Feeling weary of trade talk? Not exactly sure where agriculture fits in the latest trade discussions? Dr. Luis Ribera, Professor and Extension Economist at the Department of Agricultural Economics at Texas A&M University, has answers with extensive facts to back them up.
In a University of Arkansas webinar, Ribera gets down to basics covering:
- where the U.S. stands in competition with Brazil for future export trade,
- how NAFTA has affected farmers’ bottom line since its implementation,
- and the trade choices China will consider in the future.
Ribera has traveled extensively to Brazil to gather data and meet with industry experts on cotton, sugarcane and ethanol production. He is also working on a competitiveness analyses for crop production between the U.S. and Latin America.
This webinar is hosted by the University of Arkansas with introduction by Bobby Coats, Professor and Extension Economist, University of Arkansas. Scroll down and click on the image link below to watch or listen.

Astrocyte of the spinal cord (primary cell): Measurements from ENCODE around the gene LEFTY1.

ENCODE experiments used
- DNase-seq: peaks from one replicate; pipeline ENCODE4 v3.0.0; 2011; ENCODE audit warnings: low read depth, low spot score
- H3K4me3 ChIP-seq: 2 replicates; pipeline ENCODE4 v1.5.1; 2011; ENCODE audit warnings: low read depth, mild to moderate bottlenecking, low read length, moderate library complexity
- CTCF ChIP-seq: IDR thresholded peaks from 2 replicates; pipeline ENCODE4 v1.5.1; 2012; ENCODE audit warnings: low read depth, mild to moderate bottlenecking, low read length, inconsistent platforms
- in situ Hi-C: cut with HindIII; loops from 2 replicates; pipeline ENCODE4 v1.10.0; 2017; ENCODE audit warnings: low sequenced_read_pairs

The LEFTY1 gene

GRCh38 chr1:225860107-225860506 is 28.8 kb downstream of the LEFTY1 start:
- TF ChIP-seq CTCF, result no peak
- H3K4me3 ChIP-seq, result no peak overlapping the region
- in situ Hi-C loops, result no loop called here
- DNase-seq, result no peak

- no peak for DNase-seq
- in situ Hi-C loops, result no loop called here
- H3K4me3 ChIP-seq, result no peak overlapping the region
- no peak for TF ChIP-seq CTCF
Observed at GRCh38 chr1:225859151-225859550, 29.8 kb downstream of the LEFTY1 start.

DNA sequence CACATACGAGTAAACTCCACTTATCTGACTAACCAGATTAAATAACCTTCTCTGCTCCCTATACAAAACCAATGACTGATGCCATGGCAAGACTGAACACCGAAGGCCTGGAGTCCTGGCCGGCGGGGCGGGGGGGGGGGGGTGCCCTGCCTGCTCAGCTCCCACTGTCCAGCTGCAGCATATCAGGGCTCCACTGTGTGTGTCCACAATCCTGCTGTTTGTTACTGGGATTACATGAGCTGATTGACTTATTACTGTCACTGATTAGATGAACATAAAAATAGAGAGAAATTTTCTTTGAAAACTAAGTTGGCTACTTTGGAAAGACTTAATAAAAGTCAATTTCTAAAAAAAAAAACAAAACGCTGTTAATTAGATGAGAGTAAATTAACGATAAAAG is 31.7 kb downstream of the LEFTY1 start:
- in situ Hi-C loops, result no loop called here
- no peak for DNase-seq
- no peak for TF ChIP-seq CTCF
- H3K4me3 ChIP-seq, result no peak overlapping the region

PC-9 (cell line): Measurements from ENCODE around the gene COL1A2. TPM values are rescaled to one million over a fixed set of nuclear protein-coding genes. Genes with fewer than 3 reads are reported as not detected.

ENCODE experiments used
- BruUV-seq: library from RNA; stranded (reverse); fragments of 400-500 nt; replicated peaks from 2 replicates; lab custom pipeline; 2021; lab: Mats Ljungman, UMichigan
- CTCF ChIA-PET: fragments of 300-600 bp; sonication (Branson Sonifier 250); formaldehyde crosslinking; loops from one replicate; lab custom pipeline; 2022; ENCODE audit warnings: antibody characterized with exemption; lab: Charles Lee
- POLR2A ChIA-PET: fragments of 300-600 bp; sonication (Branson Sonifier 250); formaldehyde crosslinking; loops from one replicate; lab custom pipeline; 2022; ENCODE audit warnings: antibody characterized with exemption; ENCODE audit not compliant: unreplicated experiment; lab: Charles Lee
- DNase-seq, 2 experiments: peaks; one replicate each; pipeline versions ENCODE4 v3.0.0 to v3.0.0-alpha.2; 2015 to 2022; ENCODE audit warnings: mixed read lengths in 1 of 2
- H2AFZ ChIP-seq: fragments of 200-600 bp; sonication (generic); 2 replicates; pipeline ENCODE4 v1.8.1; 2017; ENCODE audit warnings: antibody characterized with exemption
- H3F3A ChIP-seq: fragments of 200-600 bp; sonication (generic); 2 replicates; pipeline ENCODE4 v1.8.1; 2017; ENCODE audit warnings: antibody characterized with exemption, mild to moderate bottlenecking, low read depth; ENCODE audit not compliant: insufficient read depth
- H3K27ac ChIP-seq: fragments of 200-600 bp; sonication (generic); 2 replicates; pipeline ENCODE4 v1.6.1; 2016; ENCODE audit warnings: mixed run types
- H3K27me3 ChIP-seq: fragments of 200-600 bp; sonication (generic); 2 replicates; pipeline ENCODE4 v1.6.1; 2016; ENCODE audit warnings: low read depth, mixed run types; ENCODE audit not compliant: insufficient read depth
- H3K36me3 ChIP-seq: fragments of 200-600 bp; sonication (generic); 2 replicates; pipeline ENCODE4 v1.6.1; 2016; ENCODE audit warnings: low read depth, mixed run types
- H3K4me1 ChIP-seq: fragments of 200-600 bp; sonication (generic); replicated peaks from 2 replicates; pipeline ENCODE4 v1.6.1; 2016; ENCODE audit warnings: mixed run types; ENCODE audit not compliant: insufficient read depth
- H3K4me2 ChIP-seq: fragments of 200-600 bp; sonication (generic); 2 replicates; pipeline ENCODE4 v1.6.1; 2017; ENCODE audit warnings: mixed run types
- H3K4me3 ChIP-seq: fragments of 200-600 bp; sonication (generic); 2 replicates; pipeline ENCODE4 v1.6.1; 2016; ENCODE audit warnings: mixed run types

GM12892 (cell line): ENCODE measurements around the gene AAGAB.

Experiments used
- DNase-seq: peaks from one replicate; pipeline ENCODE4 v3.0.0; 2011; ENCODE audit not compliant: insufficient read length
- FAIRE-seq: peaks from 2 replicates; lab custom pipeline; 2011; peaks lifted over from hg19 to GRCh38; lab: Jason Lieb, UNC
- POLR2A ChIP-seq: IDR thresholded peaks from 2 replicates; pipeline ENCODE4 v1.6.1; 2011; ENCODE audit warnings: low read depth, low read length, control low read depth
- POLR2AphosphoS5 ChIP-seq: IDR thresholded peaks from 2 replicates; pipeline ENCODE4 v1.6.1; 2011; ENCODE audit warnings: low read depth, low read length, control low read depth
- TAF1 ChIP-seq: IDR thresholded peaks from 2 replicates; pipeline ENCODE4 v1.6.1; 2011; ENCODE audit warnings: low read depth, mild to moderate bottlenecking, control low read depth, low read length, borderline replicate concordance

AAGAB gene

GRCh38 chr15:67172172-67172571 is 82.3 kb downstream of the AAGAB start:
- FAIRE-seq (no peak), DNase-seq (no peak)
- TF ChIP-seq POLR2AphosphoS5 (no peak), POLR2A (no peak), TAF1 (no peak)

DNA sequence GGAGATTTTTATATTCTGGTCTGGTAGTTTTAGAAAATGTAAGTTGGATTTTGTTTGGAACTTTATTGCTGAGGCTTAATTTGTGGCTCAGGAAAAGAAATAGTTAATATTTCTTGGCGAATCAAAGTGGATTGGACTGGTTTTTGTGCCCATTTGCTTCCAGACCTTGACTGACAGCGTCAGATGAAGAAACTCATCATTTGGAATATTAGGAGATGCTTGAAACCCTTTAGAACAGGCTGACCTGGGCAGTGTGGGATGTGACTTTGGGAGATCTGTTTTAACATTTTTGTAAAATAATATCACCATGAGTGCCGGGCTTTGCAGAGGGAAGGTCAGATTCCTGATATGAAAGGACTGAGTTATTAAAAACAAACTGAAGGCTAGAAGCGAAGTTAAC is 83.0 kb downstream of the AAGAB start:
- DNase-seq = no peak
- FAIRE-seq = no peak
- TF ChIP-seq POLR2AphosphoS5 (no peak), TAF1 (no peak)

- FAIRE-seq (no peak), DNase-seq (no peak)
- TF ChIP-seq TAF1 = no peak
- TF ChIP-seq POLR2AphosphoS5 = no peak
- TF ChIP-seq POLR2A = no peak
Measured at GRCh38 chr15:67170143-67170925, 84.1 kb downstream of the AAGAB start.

A few quick take away points:
- Trade deficit isn’t necessarily a bad thing – it is a supply demand issue – nothing more or less.
- About 35% of U.S. farm income comes from overseas market. U.S. is the largest ag exporter, $138 Billion in 2017.
- NAFTA fulfilled its objectives for agriculture: Total U.S. exports increased 199% from 1994 to 2017 and U.S. ag exports to Canada and Mexico increased 291% in the same period.
- The U.S. has maxed out on agricultural land for production and is now mainly dependent on technology to increase productivity per acre. Brazil is a different story since it can basically double its cropland frontier without chopping a single tree.
- China has more purchasing power allowing them to change from a grain based diet to a meat diet. Now there is a great need for soybeans, corn and sorghum to feed their livestock.
- Agriculture is a very small piece of the NAFTA pie. It comes in at only 5 to 6% of all the trade that happens under the agreement with automotive being the largest piece.
Top 10 States – Percentage of All Agricultural Exports to Mexico:
- Missouri – 51%
- New Mexico – 45%
- South Dakota – 39%
- Texas – 37%
- Nebraska – 36%
- Iowa – 35%
- Kansas – 28%
- Arkansas – 27%
- North Dakota – 25%
- Minnesota – 24%